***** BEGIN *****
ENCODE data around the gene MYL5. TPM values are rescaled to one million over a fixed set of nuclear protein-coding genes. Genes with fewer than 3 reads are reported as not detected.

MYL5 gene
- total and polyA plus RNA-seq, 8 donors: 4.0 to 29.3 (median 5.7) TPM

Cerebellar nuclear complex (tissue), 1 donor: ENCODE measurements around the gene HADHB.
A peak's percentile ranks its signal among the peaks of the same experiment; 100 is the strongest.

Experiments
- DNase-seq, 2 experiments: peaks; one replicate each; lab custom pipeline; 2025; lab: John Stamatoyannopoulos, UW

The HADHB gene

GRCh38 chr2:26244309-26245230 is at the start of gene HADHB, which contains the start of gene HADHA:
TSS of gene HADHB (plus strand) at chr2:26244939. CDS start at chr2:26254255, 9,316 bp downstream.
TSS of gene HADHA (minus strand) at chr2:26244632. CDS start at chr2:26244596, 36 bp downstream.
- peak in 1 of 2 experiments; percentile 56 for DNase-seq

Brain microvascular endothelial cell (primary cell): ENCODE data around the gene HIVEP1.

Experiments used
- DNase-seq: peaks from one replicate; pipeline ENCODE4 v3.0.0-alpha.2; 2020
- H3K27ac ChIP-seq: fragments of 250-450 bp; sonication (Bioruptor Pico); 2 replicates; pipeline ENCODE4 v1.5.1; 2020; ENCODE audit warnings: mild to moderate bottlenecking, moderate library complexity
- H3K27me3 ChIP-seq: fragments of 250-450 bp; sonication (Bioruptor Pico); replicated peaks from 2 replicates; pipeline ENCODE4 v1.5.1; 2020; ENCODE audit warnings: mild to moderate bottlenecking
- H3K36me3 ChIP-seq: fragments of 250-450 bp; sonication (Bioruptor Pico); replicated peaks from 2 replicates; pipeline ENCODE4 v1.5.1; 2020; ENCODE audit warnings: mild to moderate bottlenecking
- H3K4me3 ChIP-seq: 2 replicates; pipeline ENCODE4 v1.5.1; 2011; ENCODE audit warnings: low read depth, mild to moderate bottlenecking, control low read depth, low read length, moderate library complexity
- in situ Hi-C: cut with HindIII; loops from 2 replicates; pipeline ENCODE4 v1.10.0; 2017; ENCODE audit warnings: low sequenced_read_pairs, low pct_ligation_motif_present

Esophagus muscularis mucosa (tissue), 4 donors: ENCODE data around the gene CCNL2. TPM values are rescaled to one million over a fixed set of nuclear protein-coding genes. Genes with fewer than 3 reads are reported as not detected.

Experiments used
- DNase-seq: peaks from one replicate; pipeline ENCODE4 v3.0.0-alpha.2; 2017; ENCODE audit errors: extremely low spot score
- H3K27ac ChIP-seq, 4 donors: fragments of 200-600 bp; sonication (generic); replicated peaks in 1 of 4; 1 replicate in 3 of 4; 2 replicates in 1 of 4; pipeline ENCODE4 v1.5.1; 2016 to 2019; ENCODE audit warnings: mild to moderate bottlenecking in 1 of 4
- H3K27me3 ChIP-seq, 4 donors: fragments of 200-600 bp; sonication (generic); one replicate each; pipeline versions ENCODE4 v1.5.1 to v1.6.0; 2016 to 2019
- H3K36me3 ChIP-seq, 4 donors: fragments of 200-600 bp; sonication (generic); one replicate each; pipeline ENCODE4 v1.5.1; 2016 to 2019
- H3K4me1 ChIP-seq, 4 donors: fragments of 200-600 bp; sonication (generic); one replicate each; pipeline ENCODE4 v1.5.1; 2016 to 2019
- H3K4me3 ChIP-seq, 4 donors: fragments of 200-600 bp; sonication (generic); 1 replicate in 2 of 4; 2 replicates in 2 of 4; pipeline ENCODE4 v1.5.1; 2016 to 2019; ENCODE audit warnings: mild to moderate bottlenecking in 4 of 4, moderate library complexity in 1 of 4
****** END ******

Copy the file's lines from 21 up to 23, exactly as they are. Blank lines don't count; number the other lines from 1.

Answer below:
Esophagus muscularis mucosa (tissue), 4 donors: ENCODE data around the gene CCNL2. TPM values are rescaled to one million over a fixed set of nuclear protein-coding genes. Genes with fewer than 3 reads are reported as not detected.

Experiments used
- DNase-seq: peaks from one replicate; pipeline ENCODE4 v3.0.0-alpha.2; 2017; ENCODE audit errors: extremely low spot score